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Books and Documents

When American forces reached the German border in September 1944, they ran into miles of steel-reinforced, concrete anti-tank defenses, for obvious reasons called "dragon`s teeth,"  that formed part of the German fortifications of Adolf Hitler`s West Wall,  better known to Allied soldiers as "the Siegfried Line."



Medical Service, European Theater of Operations, September-December 1944

By the time that American forces reached the German border in the First U.S. Army`s area of operations in September 1944, the Medical Service of the European Theater of Operations (ETOUSA) and the 6th and 12th U.S. Army Groups (First, Third, Seventh, and Ninth U.S. Armies) was functioning smoothly and daily handling thousands of sick and wounded soldiers. Front line medical support in the airborne, armored, and infantry divisions was providing life-saving medical care under fire, while the chain of evacuation operate deficiently to move the casualties from the divisions to rear area hospitals in the Communications Zone for care. "Hard Fighting at the West Wall," an excerpt from the official history of the U.S. Army Medical Department in World War II, The Medical Service in the European Theater, covers the period of stalemate along the German border from mid-September through the onset of the German Ardennes offensive in mid-December and provides the Medical Service context for combat operations from Holland to the Swiss border.

Hard Fighting at the West Wall

The Huertgen Forest

The U.S. Army`s fight to take the Huertgen Forest stretched from September into December 1944 when the German Ardennes offensive disrupted the entire Allied front. During these months, the battles of the V and VII Corps of the First U.S. Army became one of the most costly and controversial American operations of the entire European war. Eventually, the 1st, 4th, 8th, 9th, and 28th Infantry Divisions, 2d Ranger Battalion, and 46th Armored Infantry Battalion and Combat Command R, 5th Armored Division, were all heavily engaged in the fighting. The 9th Infantry Division was involved twice, once in September and then again in October, and its 47th Infantry Regiment was actually engaged three separate times. During its operations in early November in the area of Vossenack, Kommerscheidt, and Schmidt, known collectively as the battle of Schmidt, the 28th Infantry Division lost more men in the forest than any of the other divisions. The divisions suffered over 30,000 casualties in killed, wounded, missing in action, combat exhaustion, and to various disease and non-battle injuries.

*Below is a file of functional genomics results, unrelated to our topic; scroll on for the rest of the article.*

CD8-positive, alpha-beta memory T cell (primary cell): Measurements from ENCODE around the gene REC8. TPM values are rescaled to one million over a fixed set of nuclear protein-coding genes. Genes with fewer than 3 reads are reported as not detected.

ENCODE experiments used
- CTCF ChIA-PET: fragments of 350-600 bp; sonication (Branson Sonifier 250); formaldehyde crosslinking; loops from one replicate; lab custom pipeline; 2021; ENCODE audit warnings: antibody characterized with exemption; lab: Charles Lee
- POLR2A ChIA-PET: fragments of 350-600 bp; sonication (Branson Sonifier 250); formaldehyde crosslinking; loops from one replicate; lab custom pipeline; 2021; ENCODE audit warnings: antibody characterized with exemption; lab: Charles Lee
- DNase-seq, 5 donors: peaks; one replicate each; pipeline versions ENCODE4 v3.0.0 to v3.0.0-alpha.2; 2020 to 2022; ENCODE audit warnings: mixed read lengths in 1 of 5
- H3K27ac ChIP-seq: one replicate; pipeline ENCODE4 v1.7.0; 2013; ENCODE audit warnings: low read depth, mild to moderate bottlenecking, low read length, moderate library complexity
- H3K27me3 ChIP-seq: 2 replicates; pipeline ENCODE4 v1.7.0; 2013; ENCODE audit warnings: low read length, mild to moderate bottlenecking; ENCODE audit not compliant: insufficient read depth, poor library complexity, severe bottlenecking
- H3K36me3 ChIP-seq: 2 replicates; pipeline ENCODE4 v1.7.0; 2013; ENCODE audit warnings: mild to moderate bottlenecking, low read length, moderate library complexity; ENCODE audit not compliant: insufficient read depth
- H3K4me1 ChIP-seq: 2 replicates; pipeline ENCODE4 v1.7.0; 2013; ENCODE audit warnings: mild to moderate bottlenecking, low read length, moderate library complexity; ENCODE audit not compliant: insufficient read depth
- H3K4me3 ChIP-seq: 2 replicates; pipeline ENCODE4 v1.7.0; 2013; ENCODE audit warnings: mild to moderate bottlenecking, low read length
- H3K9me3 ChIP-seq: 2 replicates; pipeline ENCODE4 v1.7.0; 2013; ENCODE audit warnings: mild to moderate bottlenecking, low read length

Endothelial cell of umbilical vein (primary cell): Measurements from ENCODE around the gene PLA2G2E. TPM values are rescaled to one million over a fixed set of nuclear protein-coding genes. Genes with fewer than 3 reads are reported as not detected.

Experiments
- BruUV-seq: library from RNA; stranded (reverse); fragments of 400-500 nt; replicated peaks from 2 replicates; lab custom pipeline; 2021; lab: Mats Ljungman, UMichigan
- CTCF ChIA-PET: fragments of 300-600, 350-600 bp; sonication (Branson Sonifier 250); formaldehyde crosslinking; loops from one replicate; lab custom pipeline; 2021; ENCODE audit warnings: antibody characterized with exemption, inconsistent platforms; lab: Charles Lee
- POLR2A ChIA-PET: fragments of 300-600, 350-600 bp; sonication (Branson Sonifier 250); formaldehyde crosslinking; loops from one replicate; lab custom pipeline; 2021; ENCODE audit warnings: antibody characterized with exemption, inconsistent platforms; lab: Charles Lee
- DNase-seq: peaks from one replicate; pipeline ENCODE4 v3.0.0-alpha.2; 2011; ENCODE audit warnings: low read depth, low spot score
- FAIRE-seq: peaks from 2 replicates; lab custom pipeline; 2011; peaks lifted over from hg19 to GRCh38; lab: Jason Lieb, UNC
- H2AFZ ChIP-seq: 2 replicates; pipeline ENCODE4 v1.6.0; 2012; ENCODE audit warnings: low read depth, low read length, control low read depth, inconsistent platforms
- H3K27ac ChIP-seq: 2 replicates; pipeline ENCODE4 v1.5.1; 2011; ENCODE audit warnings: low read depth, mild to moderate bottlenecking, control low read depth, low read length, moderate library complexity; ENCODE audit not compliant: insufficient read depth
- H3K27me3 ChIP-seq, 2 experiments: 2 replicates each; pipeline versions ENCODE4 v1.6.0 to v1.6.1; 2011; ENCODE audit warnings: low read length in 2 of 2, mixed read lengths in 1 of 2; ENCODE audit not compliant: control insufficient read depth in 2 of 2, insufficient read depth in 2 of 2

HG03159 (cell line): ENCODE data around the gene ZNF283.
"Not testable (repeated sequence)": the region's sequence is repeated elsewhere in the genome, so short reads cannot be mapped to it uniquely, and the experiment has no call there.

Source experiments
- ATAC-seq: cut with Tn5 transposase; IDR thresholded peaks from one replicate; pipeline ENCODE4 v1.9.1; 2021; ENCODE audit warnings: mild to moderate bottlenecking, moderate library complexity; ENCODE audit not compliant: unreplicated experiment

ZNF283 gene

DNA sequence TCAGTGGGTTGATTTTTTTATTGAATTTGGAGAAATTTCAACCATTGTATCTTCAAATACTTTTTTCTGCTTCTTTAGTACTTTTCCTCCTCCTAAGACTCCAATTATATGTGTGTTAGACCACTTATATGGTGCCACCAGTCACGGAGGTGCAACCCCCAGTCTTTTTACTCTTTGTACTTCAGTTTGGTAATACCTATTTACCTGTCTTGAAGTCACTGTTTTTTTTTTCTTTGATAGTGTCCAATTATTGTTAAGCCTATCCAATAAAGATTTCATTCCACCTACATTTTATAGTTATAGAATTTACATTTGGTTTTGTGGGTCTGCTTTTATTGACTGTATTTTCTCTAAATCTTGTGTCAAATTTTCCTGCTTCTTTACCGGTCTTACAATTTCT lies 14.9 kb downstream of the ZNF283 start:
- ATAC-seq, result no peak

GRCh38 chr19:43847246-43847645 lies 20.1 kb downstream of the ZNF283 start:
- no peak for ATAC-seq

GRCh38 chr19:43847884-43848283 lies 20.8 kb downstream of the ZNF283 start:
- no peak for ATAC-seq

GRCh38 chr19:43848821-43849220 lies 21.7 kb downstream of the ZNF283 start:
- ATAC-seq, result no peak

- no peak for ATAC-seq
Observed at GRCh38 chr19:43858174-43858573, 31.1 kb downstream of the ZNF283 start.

The Divisions

1st Infantry Division


    Division Surgeon

4th Infantry Division


   Division Surgeon

    Combat Interviews

   12th Infantry Regiment

Colonel Luckett`s Report, November 1944

Extracts After Action Reports, November-December 1944

    4th Medical Battalion

8th Infantry Division


    Division Surgeon

        After Action Reports, November and December 1944

    8th Medical Battalion

After Action Report, November 1944

After Action Report, December 1944

9th Infantry Division


Consolidated Casualties Treated, August-December 1944, by Infantry Regiment

Division Casualties 15 June-31 December 1944

    Division Surgeon

Annual Report 1944

Monthly Reports August-December 1944

    9th Medical Battalion

28th Infantry Division

    Division Surgeon

110th Infantry Regiment

    103d Medical Battalion

        Unit Reports, October-December 1944

        Report of Operations, 1 November 1944-30 April 1945

5th Armored Division

   Division Surgeon

2d Ranger Infantry Battalion


The fighting in the Huertgen Forest was but one part of the overall Siegfried Line campaign during which the U.S. Army suffered very significant battle casualties, missing in action and captured, and disease and nonbattle losses. First and Ninth U.S. Armies incurred 57,095 battle casualties alone during the entire Siegfried Line Campaign. First U.S. Army combat losses totaled 47,039.





Missing and Captured 



    The Ninth U.S. Army`s battle losses totaled approximately 10,056.





Missing and Captured 



    As for nonbattle casualties, the First U.S. Army had 50,867 and the Ninth U.S. Army had 20,787, for a total of 71,654.  So, a total of 128,749 U.S. soldiers were lost as battle and nonbattle casualties during the campaign. More detailed information on the American casualties of the divisions engaged in the fighting in the Huertgen Forest will be added to this section in the near future.

First US Army Casualty Statistics

John Greenwood, Ph.D.
Chief, Office of Medical History
Office of The Surgeon General, U.S. Army/
Headquarters, U.S. Army Medical Command
7 March 2007